The company is "deeply disappointed and perplexed."
The Federal Communications Commission just rejected SpaceX's appeal to reinstate an $886 million grant to bring high-speed broadband to rural areas using Starlink satellites — and the Elon Musk-led space company is absolutely furious.
In a statement this week, the FCC reaffirmed its "prior decision reject the long-form application of Starlink to receive public support through the Rural Digital Opportunity Fund (RDOF) program."
The grant was originally tentatively awarded to SpaceX in December 2020, just before the Trump administration's FCC chairman Ajit Pai departed. In August 2022, the Biden administration's chairman Jessica Rosenworcel rejected SpaceX's long-form application, which it also needed to receive the almost $1 billion handout, leading to SpaceX appealing the decision almost immediately, calling the decision "grossly unfair" at the time.
In response to its latest rejection, the space company's VP of legal Christopher Cardaci said that it's "deeply disappointed and perplexed by the Commission’s decision to exclude SpaceX’s Starlink satellite broadband service" from the program, arguing that the decision "directly undermines the very goal of RDOF: to connect unserved and underserved Americans."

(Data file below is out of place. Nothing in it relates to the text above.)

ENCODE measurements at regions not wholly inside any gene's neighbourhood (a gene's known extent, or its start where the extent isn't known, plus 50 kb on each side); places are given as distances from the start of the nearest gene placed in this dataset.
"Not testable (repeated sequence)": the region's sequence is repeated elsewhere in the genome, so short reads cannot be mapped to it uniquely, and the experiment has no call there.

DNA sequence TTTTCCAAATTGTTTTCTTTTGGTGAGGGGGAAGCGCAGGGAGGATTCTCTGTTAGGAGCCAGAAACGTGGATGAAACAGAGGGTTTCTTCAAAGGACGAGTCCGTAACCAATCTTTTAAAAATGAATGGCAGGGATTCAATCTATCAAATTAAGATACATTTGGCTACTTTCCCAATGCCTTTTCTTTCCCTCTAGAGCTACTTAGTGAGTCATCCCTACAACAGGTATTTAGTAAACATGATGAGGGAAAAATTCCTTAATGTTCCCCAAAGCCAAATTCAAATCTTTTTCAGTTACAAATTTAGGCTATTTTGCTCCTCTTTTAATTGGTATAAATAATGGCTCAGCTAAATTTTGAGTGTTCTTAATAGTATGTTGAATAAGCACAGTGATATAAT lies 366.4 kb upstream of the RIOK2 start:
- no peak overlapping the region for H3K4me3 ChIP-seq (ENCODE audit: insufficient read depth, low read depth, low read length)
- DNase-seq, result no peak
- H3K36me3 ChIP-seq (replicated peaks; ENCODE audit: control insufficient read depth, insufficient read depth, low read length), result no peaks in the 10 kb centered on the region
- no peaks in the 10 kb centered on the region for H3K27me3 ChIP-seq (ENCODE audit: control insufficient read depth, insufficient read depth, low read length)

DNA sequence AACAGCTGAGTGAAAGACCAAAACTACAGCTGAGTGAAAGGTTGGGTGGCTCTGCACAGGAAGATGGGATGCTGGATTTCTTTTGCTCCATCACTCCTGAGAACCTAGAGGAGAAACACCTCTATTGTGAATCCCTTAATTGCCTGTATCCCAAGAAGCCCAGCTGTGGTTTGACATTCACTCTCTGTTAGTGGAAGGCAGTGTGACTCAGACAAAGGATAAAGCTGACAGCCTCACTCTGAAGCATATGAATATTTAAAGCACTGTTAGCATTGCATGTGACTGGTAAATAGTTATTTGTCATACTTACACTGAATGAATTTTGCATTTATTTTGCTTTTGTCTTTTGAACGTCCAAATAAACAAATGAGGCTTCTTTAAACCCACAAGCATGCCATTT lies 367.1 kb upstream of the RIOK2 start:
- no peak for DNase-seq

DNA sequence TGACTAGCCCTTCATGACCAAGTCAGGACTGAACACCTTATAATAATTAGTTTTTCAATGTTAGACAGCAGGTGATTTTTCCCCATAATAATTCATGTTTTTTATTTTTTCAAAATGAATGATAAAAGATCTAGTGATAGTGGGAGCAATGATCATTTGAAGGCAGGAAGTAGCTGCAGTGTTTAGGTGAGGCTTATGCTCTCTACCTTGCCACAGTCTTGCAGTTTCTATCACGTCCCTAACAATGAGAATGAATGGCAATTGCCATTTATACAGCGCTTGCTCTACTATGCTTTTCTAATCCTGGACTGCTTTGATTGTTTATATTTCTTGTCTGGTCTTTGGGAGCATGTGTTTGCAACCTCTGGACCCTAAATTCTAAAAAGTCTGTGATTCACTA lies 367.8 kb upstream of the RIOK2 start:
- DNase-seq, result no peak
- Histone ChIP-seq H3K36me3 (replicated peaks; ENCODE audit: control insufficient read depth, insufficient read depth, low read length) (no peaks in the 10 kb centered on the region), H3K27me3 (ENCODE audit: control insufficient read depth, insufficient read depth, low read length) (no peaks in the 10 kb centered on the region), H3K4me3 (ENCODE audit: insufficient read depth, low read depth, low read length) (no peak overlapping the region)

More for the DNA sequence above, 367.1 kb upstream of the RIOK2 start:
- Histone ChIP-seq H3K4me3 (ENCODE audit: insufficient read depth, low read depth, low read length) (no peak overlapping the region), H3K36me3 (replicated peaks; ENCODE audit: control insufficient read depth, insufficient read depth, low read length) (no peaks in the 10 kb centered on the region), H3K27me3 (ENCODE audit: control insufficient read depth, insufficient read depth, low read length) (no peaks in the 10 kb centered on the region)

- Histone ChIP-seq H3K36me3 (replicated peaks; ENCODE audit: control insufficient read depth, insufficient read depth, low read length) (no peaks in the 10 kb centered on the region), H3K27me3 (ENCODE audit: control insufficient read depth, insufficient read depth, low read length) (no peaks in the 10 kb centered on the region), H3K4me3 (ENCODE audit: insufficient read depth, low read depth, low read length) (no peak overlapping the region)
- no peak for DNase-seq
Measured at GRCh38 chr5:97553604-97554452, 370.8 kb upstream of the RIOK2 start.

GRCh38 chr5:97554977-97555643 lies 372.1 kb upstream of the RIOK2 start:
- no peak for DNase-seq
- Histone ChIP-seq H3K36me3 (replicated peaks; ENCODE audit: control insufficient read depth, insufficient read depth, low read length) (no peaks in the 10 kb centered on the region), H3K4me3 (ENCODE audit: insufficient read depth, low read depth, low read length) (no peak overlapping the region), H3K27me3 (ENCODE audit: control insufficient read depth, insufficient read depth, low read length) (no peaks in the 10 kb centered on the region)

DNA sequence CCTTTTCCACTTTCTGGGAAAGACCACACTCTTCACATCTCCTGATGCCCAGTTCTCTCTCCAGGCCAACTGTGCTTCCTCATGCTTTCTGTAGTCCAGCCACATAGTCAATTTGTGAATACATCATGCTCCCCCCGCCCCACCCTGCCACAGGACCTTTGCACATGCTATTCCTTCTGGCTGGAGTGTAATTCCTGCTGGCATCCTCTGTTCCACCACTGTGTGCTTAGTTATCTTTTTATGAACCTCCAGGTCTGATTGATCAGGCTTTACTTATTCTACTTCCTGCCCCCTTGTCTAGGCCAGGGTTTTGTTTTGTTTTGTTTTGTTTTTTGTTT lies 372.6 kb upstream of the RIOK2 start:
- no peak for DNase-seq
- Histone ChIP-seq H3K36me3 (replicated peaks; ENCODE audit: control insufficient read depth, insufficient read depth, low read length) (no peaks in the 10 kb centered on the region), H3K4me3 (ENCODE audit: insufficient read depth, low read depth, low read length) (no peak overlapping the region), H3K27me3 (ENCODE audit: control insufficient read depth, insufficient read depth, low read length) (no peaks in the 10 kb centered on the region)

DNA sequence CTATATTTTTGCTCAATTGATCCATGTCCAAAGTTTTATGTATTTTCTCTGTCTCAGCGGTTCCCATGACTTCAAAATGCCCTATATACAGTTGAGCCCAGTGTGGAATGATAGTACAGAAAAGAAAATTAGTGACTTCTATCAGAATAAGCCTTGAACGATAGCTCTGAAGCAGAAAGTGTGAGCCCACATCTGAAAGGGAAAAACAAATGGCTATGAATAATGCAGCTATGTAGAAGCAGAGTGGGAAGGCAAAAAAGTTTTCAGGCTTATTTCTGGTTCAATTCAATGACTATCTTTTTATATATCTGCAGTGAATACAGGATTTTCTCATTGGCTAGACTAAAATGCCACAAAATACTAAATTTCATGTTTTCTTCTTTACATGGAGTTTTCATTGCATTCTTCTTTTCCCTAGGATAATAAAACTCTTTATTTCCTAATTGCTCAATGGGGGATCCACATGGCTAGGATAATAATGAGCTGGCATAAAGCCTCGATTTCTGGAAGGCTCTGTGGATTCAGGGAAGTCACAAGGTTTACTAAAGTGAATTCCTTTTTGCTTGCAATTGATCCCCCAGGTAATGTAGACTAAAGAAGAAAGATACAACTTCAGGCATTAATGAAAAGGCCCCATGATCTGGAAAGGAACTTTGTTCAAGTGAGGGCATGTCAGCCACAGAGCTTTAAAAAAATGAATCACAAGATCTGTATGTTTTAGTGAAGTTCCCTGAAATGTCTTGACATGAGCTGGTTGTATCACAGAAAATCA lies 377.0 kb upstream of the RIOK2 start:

Despair and Disparity
The US has historically struggled to connect rural areas to high-speed internet. According to the FCC, as of 2020, 22.3 percent of Americans in rural areas lack coverage from fixed, terrestrial broadband of at least 25 Mbps down. Meanwhile, only 1.5 percent of Americans in urban areas lack this kind of coverage.
SpaceX has attempted to address this disparity using a massive constellation of thousands of Starlink satellites in low-Earth orbit. But coverage and capacity limits have hampered its efforts so far. In its August 2022 rejection, the FCC claimed that Starlink had "recognized capacity constraints" and was unable to provide low-latency service with speeds of at least 100Mbps down, and 20Mbps up.
Musk also admitted back in 2021 that bringing "several million" users online will be "a challenge."
On the other hand, local internet service providers have done very little to bring broadband to the millions of rural Americans who still don't have sufficient access to the web.
It's a complex and extremely politicized issue, with the FCC's decision perfectly falling along partisan lines. Republican commissioner Brendan Carr, for instance, criticized the regulator of "taking action against Elon Musk's businesses."
"I am not the first to notice a pattern here," he added, likely referring to an ongoing conspiracy theory that the US government has it out for the mercurial CEO.
But without sufficiently incentivizing local internet providers back on the ground — companies that have repeatedly failed to tackle the issue — the situation isn't likely to change in the short term, with or without a satellite constellation in the sky.
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